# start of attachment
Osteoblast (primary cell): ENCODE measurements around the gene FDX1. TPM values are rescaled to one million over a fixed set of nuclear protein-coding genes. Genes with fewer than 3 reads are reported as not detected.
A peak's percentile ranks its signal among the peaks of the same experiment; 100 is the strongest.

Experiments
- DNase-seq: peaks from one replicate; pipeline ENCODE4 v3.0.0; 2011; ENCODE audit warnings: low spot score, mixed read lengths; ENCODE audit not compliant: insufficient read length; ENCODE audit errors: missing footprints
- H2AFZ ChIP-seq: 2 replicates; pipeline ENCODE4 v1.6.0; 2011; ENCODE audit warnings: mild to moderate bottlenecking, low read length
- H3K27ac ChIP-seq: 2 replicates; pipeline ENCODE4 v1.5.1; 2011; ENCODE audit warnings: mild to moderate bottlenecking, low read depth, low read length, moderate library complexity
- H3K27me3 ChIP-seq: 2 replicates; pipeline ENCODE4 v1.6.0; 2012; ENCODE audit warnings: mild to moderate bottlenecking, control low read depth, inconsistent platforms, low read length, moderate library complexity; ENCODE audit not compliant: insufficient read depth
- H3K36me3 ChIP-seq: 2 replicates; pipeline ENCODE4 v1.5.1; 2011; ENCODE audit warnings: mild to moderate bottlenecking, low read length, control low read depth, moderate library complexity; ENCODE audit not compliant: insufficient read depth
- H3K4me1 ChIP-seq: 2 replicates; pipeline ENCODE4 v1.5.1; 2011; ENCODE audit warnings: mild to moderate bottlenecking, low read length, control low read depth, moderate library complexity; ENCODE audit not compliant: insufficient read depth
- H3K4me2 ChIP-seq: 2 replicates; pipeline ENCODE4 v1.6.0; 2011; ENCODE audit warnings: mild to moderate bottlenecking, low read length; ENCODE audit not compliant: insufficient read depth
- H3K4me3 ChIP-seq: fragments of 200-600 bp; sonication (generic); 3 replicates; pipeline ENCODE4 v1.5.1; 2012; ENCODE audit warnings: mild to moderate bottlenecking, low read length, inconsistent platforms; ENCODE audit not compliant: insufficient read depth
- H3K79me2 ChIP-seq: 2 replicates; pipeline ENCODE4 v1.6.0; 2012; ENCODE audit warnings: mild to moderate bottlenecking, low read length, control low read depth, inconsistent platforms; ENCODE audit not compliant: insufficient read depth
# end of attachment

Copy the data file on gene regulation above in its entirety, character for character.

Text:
Osteoblast (primary cell): ENCODE measurements around the gene FDX1. TPM values are rescaled to one million over a fixed set of nuclear protein-coding genes. Genes with fewer than 3 reads are reported as not detected.
A peak's percentile ranks its signal among the peaks of the same experiment; 100 is the strongest.

Experiments
- DNase-seq: peaks from one replicate; pipeline ENCODE4 v3.0.0; 2011; ENCODE audit warnings: low spot score, mixed read lengths; ENCODE audit not compliant: insufficient read length; ENCODE audit errors: missing footprints
- H2AFZ ChIP-seq: 2 replicates; pipeline ENCODE4 v1.6.0; 2011; ENCODE audit warnings: mild to moderate bottlenecking, low read length
- H3K27ac ChIP-seq: 2 replicates; pipeline ENCODE4 v1.5.1; 2011; ENCODE audit warnings: mild to moderate bottlenecking, low read depth, low read length, moderate library complexity
- H3K27me3 ChIP-seq: 2 replicates; pipeline ENCODE4 v1.6.0; 2012; ENCODE audit warnings: mild to moderate bottlenecking, control low read depth, inconsistent platforms, low read length, moderate library complexity; ENCODE audit not compliant: insufficient read depth
- H3K36me3 ChIP-seq: 2 replicates; pipeline ENCODE4 v1.5.1; 2011; ENCODE audit warnings: mild to moderate bottlenecking, low read length, control low read depth, moderate library complexity; ENCODE audit not compliant: insufficient read depth
- H3K4me1 ChIP-seq: 2 replicates; pipeline ENCODE4 v1.5.1; 2011; ENCODE audit warnings: mild to moderate bottlenecking, low read length, control low read depth, moderate library complexity; ENCODE audit not compliant: insufficient read depth
- H3K4me2 ChIP-seq: 2 replicates; pipeline ENCODE4 v1.6.0; 2011; ENCODE audit warnings: mild to moderate bottlenecking, low read length; ENCODE audit not compliant: insufficient read depth
- H3K4me3 ChIP-seq: fragments of 200-600 bp; sonication (generic); 3 replicates; pipeline ENCODE4 v1.5.1; 2012; ENCODE audit warnings: mild to moderate bottlenecking, low read length, inconsistent platforms; ENCODE audit not compliant: insufficient read depth
- H3K79me2 ChIP-seq: 2 replicates; pipeline ENCODE4 v1.6.0; 2012; ENCODE audit warnings: mild to moderate bottlenecking, low read length, control low read depth, inconsistent platforms; ENCODE audit not compliant: insufficient read depth